German authorities searched the house of co-pilot Andreas Lubitz — who appears to have deliberately caused the Germanwings plane crash — on Thursday, and found two doctor’s notes in the trash. One relieved Lubitz from work duties on the day of the crash; the other was torn apart. German prosecutors concluded that this evidence supports “the preliminary assessment that the deceased hid his illness from his employer and colleagues.” On Saturday, investigators revealed that Lubitz had vision problems that may have interfered with his ability to fly. Authorities have not said whether the eye issues were related to the psychological condition Lubitz was also receiving treatment for.
The Federal Aviation Office in Germany said that they had a medical certificate on file that cleared Lubitz to fly despite a medical condition. Investigators have not found a suicide note.
Lufthansa CEO Casten Spohr said on Thursday that Lubitz “was 100 percent flightworthy without any limitations,” although he did take a break from training for unknown reasons six years ago. If it were owing to a medical issue, German privacy laws would not allow that information to be released to the public. According to Bloomberg, the airline may face unlimited liability for payments to families of the 150 people who died in the crash.
The German aviation doctors association’s president told The Guardian that “it’s utterly irresponsible that he flew even though he had a certificate saying he was not ready to work, and was therefore unfit to fly. Everything he did was highly criminal.” The Royal College of Psychiatrists issued a statement telling those watching the developments to be careful about making quick judgements. “We do not yet know what might be the lessons of the loss of the Airbus,” Professor Sir Simon Wessely, president of the College said, “but we caution against hasty decisions that might make it more, not less, difficult for people with depression to receive appropriate treatment. This will not help sufferers, families or the public.”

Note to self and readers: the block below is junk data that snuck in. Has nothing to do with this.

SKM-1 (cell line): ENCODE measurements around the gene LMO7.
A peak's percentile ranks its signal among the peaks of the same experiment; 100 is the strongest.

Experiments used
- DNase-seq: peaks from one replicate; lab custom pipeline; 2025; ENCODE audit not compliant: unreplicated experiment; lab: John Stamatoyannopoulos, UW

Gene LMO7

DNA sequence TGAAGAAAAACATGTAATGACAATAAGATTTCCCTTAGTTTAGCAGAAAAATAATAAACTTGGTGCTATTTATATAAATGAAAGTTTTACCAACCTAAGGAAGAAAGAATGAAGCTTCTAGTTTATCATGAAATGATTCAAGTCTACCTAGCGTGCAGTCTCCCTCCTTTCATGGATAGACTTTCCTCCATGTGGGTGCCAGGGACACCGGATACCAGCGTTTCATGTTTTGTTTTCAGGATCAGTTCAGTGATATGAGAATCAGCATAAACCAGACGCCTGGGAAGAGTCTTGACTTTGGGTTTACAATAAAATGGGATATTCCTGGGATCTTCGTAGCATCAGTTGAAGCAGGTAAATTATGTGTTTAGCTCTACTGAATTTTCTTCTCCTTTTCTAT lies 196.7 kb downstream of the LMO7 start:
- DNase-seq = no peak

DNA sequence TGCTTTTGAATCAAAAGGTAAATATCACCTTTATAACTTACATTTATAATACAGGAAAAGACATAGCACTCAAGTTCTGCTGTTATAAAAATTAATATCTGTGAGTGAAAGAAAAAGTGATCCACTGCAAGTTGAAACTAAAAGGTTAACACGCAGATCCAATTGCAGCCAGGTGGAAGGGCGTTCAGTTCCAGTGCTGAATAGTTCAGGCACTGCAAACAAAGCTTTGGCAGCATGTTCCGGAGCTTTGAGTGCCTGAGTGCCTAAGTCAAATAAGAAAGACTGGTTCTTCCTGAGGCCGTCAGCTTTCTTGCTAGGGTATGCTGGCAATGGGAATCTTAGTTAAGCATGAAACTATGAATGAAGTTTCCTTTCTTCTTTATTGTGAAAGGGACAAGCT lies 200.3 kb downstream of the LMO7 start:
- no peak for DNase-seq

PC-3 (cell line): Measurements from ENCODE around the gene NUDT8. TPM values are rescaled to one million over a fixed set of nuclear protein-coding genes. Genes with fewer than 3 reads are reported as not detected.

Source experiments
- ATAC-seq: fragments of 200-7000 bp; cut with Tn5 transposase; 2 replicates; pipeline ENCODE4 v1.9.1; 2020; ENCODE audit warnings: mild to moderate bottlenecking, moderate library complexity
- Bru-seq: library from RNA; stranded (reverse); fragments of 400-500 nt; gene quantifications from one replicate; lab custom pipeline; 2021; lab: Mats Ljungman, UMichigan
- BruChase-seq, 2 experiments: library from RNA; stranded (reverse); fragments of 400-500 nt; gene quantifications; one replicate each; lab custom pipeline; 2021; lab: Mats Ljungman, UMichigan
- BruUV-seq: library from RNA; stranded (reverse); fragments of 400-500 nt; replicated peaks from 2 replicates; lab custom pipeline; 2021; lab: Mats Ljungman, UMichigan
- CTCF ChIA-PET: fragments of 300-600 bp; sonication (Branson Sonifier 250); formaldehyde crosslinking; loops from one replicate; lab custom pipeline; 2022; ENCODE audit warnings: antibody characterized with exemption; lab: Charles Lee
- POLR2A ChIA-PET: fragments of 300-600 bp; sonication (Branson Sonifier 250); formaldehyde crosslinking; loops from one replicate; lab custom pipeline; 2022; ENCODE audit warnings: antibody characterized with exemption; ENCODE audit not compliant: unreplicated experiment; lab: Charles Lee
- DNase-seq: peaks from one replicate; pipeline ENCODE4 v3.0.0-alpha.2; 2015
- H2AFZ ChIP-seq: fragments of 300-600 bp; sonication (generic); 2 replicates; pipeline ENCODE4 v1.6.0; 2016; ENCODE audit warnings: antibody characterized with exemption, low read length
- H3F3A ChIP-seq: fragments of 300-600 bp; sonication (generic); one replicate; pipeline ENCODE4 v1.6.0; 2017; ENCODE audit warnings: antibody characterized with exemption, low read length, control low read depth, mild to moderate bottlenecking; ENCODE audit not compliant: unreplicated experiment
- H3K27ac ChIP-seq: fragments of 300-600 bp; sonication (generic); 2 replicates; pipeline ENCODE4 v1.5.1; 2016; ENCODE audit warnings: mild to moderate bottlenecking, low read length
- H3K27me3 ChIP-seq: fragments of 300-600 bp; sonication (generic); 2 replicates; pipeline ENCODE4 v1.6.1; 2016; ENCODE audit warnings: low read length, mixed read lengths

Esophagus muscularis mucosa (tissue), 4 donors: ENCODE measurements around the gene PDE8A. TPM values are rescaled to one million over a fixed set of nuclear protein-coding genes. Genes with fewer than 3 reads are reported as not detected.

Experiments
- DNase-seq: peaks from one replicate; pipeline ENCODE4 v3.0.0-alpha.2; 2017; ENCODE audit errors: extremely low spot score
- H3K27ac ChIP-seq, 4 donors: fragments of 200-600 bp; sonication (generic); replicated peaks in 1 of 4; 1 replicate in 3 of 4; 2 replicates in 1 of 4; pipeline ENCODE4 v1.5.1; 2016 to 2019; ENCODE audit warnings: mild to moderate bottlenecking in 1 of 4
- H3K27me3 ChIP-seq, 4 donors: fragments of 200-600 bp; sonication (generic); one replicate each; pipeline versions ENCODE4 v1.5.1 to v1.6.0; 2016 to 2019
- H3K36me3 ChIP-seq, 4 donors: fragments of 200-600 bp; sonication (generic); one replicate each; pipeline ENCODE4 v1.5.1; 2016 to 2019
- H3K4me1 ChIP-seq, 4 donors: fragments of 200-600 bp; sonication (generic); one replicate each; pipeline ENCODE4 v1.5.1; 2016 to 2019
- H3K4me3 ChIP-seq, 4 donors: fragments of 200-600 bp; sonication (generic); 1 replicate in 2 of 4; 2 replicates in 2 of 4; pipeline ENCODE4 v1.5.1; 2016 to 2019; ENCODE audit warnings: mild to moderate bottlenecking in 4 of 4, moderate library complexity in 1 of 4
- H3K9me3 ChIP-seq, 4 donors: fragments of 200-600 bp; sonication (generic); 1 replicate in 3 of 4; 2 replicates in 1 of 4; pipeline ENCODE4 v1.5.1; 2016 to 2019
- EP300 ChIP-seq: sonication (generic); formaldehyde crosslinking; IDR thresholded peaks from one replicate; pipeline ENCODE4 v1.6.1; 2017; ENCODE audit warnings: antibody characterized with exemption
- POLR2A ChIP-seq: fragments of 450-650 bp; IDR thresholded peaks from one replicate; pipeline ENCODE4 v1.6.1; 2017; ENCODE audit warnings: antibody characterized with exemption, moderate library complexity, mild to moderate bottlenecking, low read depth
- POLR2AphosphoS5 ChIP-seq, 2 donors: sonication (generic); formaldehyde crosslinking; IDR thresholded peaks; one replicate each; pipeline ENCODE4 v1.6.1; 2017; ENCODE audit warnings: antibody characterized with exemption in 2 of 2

Prosecutors are still not completely sure of why the other co-pilot — revealed on Saturday to be Patrick Sonderheimer, a pilot with more than 6,000 of relevant flight time — who was locked out of the cockpit at the time of the crash had left in the first place; prosecutors at this point say it seems likely he was going to the bathroom.
At the crash site, rescue workers continue to pick through debris searching for remains on Friday. The mountain terrain being searched is icy and dangerous; workers needed to be dropped onto the site by helicopter.